School No. 8’s interior plan was consistent with the latest research on the physical environment in German schools, reflecting the shift away from the English and French single-room assembly method to the individual grade-level classrooms favored in Germany. Room proportions, orientation, and window spacing were sized and arranged according to this research, which attempted to scientifically improve education through an optimal set of specific measurements. Fire safety was addressed in terms of building materials, with two layers of hardwood floors separated by mortar to prevent spreading, as well as through the building’s layout. Multiple wide staircases were included for circulation, and two exits were located at opposite ends of each classroom. This allowed for quick exits in the form of new fire drills that proved 1,000 students could exit the building within two minutes. The school also incorporated innovative approaches to sanitation, steam heating, and sewer gas ventilation, attempting to minimize disease through architectural design.

Superintendent Crooker was thrilled with Bethune’s design for School No. 8, calling it “as perfect as ingenuity and the practical application of hygienic science can make it.” Bethune designed seventeen more schools in Western New York, most of which have been demolished or subsumed inside subsequent additions or alterations. Despite fireproofing efforts, School No. 8 was destroyed by fire in 1918, and a new school building was erected according to modern principles on its site. Regardless, School No. 8 represented a pivotal moment in Bethune’s career and in the history of school design in New York State. As Bethune biographer Johanna Hays has reflected, “Bethune not only designed schools, she thought them through from scratch, reinventing what they should be.” The results of that reinvention can be seen across New York State today, in the presence of many subsequent schools that followed the same standards around the turn of the twentieth century.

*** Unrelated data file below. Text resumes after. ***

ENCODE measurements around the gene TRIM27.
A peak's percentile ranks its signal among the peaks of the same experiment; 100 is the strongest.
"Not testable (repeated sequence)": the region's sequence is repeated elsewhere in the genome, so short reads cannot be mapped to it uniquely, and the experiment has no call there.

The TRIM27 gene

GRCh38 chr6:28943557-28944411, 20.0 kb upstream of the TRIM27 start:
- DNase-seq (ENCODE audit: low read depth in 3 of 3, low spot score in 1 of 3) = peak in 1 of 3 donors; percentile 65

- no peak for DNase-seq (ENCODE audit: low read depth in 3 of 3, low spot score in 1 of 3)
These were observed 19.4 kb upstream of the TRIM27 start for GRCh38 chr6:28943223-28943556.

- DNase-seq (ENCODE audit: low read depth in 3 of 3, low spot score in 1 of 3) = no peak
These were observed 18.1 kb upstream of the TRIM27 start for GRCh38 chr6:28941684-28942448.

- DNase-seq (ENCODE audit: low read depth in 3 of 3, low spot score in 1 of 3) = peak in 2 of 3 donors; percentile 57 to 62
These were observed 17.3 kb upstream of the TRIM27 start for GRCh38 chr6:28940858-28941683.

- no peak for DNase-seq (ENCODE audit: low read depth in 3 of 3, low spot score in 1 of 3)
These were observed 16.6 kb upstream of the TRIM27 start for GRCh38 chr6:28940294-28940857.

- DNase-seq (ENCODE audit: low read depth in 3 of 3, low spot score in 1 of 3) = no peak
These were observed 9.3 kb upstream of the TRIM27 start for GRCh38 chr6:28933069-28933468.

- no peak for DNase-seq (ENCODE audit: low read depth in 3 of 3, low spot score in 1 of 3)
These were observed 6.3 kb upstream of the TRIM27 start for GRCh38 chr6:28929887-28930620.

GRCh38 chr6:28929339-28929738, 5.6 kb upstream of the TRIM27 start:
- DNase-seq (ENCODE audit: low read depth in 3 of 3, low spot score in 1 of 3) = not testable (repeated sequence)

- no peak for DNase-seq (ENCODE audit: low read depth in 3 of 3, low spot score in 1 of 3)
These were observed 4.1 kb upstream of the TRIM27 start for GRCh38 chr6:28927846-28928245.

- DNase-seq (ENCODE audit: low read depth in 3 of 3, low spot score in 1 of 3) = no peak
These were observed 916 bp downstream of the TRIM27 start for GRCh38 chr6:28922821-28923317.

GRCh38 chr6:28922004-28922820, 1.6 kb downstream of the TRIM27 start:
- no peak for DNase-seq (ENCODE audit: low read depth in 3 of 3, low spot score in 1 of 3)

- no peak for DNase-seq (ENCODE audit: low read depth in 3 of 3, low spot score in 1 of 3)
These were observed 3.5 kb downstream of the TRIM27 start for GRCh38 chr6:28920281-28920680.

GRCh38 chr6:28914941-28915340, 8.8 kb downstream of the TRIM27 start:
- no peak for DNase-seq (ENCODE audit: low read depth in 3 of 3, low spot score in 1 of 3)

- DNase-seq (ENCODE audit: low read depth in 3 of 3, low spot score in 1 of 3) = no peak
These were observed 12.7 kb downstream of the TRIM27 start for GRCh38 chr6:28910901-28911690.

American School Board Journal. New York: William George Bruce, 1902.

Crooker, James F. Department of Education Report: Superintendent of Education, City of Buffalo, 1883–1884. Buffalo, NY: Laughlin and Company, 1885.

Department of Public Works. “School No. 8, Utica Street School,” Buffalo: B&ECPL Digital Collections. Accessed October 30, 2021.

Hays, Johanna. Louise Blanchard Bethune: America’s First Female Professional Architect. Jefferson, NC: McFarland and Company, 2014.

Proceedings of the First, Second and Third Congresses of the American School Hygiene Association. Springfield, IL: American School Hygiene Association, 1910.

Shaw, Edward Richard. School Hygiene. London: MacMillan and Company, 1901.

The Sanitary Engineer 8 (August 30, 1883): 307.

Warren, Suzanne. “Context Study: The Schools of New York State.” Ithaca, New York: Cornell University, August 1990.

Weed, G. Morton. School Days of Yesterday: The Story of the Buffalo Public Schools. Buffalo, NY: Buffalo Board of Education, 2001. 

Wheelwright, Edmund March. School Architecture. Boston: Rogers and Manson, 1901.

Writing Credits

Annie Sloan Schentag



  • 1884

  • 1918

    Destroyed by fire

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Annie Sloan Schentag, "Public School No. 8 (Demolished)", [Buffalo, New York], SAH Archipedia, eds. Gabrielle Esperdy and Karen Kingsley, Charlottesville: UVaP, 2012—,